Brazil is known for its paradise beaches in Rio de Janeiro, big cities like São Paulo, and Carnival. But what I realised was I had never been to every corner of my country. And so I booked my tickets to Amazonas.
Once I touched the high altitude and the airplane flew over the state of Amazonas I could see how much I would explore the uncharted territory of a land where I have been living for over 25 years and neither my dad nor my mom have ever been here, nor any of my friends, I knew nobody, I was on my own. On the plane I grabbed my camera: my journey was about to begin. Through the window I focused on a wide river running among the trees, brown and dense, it was not very fast though, it was flowing smoothy and gracefully, the rainforest showed me big canopies, shades of green composed by different dimensions of leaves, warm colours among them, it was alive, my mind ran fast I realised there were people calling it home.
To reach Amazona’s indigenous community was only possible by a boat trip which takes 50 minutes from Manaus harbour. On the water I could feel the breeze of the new adventure which was about to come.
And as far as we got from the port I was able to see the Meetings of Waters: two rivers, two different colors, two different densities, two different temperatures, over than 90 species of fishes have been found out there. The Negro River which is born in Columbia has a dark coloration due to the decomposition of leaves; Solimões River is born in the Peruvian Andes and its brown appearance is attributed to the minerals from the mountains. Our boat approaches and play between the boundaries, sewing the waters, effortless, there is no change, the waters are still apart from each other and they keep asunder along the horizon for the next 11 kilometers. Arriving in the village we were led by the xamã’s wife, her funny Portuguese told us it was not her first language, a topless middle aged lady wearing a grass skirt, getting to feel Amazonas nice weather, I felt like taking my shirt off, however I held myself.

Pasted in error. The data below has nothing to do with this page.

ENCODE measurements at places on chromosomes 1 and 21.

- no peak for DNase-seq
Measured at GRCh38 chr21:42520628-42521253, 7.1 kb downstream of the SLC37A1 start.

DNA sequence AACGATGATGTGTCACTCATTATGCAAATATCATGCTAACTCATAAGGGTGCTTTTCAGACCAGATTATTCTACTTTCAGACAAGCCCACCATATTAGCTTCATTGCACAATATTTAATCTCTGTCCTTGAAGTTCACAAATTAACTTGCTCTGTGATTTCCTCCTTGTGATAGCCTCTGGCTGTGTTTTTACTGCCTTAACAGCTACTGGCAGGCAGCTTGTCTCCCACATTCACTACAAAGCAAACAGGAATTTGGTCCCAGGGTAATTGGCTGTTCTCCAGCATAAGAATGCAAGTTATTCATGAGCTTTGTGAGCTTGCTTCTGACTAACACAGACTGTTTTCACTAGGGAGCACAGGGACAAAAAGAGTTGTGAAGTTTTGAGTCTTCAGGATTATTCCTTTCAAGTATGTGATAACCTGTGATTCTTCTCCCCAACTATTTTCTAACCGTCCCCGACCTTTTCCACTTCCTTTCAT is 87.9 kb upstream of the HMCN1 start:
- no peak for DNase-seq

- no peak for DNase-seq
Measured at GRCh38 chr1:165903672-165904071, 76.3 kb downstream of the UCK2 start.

She drove us through the land, our first stop was a wide saloon roofed by different leaves where we sat down and watched our Welcome ceremony. The natives danced for us offering all the beauty of their traditions, synchronised movements and rattles attached to their feet, sometimes in circles and other times calling us from the audience to be part of the festivities, a man stared me in the eyes and stood in front of me, with a smile he grabbed my hand, in a few seconds I was there, in a man’s arms, a man who has lived his whole life in an indigenous community in Amazonas, who has never experienced crazy traffic jams, missed buses, been late to work, the purity of his smile made me smile, I danced as I had never done it before, people clapping hands, celebrating. The energy took over the place. Playing a type of harmonica, drums and more rattles, but this time by hands, all instrument made by them, echoing in the space, echoing in my heart, blowing my mind. The ceremony is over and there are some ants and fish for us to try, smoked on a rudimentary stove made of rocks and firewood, there is also a young lady painting some indigenous symbols on whoever wants it, I got mine.
Being in a place filled with topless girls with no mobile phones to selfie their breasts was the kind of experience my São Paulo’s roots would never give to me. Everything seems so genuine, the huts were built at the exactheight due to the flooding of the river, hammocks hanging comfortably inviting us to take a nap in that long sunny afternoon, although the invitation was irresistible it was time to proceed our journey to the next stop.